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    Doesn't 14 CFR 91.215(c) require a transponder to be turned on and squawking altitude in every aircraft, where a transponder is required?
     
  7. Velocity173

    Velocity173 Final Approach PoA Supporter

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    Unless directed by ATC. Like I said, everyone squawk until you contact ATC. Then let them do the code assigning if required.

    For a standard flight, the formation is controlled as a single aircraft so lead's squawk covers all wingmen. Once you split the flight up, then you must assign individual squawks.

    If you were to have all aircraft in a flight squawking, the overlap would hide leads tag. It would also be a "ring around" mess with the older SSR systems.
     
    Last edited: Aug 17, 2016
  8. luvflyin

    luvflyin En-Route PoA Supporter

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    5−5−8. ADDITIONAL SEPARATION FOR
    FORMATION FLIGHTS
    Because of the distance allowed between formation
    aircraft and lead aircraft, additional separation is
    necessary to ensure the periphery of the formation is
    adequately separated from other aircraft, adjacent
    airspace, or obstructions. Provide supplemental
    separation for formation flights as follows:
    a. Separate a standard formation flight by adding
    1 mile to the appropriate radar separation minima.
    REFERENCE−
    FAAO JO 7110.65, Para 2−1−13 , Formation Flights.
    FAAO JO 7110.65, Para 5−5−1 , Application.
    FAAO JO 7110.65, Para 7−7−3 , Separation.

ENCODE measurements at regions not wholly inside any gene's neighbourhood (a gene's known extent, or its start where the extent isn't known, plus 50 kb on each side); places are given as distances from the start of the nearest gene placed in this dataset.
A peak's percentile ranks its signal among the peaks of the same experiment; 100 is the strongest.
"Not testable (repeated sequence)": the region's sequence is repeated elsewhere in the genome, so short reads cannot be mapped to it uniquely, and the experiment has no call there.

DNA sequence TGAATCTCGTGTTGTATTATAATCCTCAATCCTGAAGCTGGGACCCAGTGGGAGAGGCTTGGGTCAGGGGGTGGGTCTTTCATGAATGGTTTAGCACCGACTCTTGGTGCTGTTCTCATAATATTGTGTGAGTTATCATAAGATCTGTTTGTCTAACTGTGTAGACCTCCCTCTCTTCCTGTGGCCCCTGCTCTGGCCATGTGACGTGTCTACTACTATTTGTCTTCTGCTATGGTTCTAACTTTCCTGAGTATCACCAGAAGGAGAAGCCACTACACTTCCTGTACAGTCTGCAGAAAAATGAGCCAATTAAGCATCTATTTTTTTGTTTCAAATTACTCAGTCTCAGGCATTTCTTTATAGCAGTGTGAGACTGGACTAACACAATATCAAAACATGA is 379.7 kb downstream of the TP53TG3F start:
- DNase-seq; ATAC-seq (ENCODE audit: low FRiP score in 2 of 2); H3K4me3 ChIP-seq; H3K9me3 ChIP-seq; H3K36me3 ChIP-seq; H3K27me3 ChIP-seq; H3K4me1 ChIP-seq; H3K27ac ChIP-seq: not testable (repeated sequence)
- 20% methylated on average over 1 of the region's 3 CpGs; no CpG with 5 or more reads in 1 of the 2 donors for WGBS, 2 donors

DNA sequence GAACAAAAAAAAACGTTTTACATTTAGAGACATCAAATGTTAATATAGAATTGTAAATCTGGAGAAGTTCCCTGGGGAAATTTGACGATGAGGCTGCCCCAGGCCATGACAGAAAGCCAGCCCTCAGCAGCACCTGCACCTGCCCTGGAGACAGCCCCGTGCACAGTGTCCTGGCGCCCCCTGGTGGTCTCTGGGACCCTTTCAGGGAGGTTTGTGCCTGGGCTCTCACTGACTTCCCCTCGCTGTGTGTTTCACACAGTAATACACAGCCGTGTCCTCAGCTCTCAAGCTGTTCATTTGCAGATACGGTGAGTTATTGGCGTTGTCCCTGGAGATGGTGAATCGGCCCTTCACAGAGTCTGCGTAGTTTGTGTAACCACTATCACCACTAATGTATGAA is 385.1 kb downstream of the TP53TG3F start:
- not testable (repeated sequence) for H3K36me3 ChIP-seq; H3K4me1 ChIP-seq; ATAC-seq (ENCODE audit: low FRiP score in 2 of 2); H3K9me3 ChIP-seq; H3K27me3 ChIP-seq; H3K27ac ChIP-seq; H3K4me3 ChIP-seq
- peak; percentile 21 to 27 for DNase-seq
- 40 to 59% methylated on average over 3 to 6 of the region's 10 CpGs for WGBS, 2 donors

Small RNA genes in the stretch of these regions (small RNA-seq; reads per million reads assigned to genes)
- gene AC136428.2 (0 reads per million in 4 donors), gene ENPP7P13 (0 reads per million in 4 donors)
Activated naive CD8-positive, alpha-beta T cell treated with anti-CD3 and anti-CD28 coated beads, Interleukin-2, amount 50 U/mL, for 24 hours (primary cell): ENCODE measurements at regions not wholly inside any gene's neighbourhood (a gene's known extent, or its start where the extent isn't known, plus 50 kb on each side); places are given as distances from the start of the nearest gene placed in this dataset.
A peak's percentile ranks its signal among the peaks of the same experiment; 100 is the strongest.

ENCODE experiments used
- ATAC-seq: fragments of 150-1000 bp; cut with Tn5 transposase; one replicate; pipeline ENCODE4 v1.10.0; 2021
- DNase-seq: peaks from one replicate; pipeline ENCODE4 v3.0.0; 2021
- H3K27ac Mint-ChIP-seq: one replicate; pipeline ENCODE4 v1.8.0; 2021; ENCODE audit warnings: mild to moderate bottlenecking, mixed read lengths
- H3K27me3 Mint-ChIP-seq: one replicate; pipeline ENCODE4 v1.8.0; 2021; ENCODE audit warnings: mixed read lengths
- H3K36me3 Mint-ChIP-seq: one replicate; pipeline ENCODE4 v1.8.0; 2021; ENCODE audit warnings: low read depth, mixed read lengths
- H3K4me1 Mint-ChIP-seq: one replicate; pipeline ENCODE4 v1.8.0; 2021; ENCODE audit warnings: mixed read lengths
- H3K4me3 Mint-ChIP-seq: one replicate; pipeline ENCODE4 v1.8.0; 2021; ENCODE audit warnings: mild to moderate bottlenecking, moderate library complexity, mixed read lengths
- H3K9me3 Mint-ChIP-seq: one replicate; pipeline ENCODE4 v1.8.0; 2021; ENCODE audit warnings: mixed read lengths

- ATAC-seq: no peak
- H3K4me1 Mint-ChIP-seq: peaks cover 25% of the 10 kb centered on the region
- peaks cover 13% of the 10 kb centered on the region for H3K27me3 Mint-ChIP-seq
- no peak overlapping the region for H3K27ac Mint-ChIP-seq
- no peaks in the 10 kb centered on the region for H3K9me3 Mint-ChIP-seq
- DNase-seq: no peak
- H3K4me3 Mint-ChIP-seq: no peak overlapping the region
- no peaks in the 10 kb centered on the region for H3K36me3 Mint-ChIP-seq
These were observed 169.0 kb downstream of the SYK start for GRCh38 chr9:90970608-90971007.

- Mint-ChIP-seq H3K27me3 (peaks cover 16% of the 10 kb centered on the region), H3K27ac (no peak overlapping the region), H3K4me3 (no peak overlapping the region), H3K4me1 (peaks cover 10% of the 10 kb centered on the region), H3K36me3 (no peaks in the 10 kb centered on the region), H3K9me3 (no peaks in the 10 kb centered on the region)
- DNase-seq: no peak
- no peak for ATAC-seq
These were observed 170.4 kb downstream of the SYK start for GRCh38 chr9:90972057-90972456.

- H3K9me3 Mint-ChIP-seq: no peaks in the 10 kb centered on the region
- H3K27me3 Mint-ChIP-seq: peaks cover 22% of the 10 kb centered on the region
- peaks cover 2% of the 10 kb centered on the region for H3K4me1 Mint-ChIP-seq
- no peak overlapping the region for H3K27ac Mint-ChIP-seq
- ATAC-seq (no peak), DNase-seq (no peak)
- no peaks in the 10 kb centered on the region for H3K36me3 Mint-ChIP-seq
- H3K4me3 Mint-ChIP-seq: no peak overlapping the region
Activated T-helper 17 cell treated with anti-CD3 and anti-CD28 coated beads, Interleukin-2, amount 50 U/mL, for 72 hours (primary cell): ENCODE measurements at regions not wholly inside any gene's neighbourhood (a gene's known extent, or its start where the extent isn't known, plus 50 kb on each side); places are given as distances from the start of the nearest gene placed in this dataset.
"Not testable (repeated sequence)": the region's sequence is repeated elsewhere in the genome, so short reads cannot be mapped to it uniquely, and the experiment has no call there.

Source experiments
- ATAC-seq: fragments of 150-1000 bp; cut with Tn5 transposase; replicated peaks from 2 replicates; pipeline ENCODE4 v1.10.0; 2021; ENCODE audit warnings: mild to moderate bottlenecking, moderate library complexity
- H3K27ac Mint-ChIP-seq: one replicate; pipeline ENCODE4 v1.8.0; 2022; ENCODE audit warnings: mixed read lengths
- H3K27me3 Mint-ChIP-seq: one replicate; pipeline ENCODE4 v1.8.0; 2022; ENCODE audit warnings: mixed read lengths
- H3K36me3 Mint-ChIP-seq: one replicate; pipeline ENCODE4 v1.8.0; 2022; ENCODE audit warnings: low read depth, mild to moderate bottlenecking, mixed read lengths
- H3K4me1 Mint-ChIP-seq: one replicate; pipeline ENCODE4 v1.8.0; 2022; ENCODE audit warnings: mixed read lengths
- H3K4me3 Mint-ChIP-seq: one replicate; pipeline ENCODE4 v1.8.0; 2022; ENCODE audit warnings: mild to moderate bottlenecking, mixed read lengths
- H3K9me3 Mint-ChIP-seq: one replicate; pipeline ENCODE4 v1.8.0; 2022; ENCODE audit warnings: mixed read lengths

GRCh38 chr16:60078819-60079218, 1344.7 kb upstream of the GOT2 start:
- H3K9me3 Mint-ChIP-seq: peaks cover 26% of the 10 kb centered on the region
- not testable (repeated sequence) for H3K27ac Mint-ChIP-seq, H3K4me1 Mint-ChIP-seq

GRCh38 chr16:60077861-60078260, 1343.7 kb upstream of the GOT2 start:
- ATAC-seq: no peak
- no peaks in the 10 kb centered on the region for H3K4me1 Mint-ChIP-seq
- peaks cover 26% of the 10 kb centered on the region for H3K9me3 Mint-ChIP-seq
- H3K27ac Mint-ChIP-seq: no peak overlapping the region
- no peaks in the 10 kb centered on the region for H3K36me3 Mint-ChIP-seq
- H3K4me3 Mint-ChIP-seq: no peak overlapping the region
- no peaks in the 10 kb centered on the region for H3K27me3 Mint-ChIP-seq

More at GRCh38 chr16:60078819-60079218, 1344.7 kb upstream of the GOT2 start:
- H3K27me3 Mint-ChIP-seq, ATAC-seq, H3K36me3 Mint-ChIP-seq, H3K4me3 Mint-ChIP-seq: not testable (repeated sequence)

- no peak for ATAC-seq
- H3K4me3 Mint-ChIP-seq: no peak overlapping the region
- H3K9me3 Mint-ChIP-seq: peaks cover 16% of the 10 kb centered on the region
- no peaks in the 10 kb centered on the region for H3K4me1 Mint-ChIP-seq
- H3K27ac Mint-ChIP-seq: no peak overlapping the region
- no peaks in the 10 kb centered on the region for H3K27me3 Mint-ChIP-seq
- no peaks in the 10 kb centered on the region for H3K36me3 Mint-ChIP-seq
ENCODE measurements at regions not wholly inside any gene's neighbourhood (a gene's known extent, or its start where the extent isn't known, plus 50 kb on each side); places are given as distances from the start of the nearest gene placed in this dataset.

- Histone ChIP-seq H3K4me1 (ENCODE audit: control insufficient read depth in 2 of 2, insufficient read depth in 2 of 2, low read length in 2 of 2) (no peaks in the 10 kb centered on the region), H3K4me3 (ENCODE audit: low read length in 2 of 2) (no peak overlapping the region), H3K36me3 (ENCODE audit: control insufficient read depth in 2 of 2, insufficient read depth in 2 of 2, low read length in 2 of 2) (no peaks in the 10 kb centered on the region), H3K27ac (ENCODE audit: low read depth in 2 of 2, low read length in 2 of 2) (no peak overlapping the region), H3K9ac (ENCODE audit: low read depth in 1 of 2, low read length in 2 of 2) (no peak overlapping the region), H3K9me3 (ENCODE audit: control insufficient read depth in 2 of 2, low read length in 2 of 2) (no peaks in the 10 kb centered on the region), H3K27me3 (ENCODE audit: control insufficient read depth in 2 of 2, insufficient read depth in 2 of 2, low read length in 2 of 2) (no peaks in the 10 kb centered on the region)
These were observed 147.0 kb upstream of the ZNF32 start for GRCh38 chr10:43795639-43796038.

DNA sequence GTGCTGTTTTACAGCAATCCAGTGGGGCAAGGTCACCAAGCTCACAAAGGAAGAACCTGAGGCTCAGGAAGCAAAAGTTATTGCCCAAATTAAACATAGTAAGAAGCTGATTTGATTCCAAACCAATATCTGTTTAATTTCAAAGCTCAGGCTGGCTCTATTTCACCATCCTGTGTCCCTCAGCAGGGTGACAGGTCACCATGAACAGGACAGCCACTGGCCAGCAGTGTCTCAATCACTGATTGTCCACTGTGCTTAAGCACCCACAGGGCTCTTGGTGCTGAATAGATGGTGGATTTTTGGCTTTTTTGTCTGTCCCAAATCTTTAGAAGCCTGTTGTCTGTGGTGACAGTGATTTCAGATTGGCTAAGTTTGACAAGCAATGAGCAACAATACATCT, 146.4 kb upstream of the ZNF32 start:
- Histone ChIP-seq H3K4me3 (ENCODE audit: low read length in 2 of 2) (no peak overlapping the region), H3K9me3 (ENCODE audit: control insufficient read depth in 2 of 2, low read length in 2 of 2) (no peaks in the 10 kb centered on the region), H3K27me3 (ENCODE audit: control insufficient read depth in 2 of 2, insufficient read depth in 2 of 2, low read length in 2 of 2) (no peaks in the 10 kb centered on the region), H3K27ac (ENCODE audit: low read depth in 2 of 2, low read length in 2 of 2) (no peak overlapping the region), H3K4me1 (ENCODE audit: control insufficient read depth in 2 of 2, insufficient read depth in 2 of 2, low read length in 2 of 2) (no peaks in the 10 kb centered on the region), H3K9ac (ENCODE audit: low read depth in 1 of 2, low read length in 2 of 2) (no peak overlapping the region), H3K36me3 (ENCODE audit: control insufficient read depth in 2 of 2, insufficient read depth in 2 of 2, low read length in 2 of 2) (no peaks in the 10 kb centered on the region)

P/CG Term− Formation Flight.
    b. Separate two standard formation flights from
    each other by adding 2 miles to the appropriate
    separation minima.
    c. Separate a nonstandard formation flight by
    applying the appropriate separation minima to the
    perimeter of the airspace encompassing the
    nonstandard formation or from the outermost aircraft
    of the nonstandard formation whichever applies.
    d. If necessary for separation between a
    nonstandard formation and other aircraft, assign an
    appropriate beacon code to each aircraft in the
    formation or to the first and last aircraft in-trail.
    NOTE−
    The additional separation provided in Paragraph 5−5−8,
    Additional Separation for Formation Flights, is not
    normally added to wake turbulence separation when a
    formation is following a heavier aircraft since none of the
    formation aircraft are likely to be closer to the heavier
    aircraft than the lead aircraft (to which the prescribed
    wake turbulence separation has been applied).

    That be the rules. If you are a flight, the lead squawks unless ATC assigns beacon codes to the others. That works well with real aircraft formations. Groups of airplanes "playing" flight who don't really know how to fly in formation are usually a pain. I'm sticking pins in a Tom Cruise doll while writing this.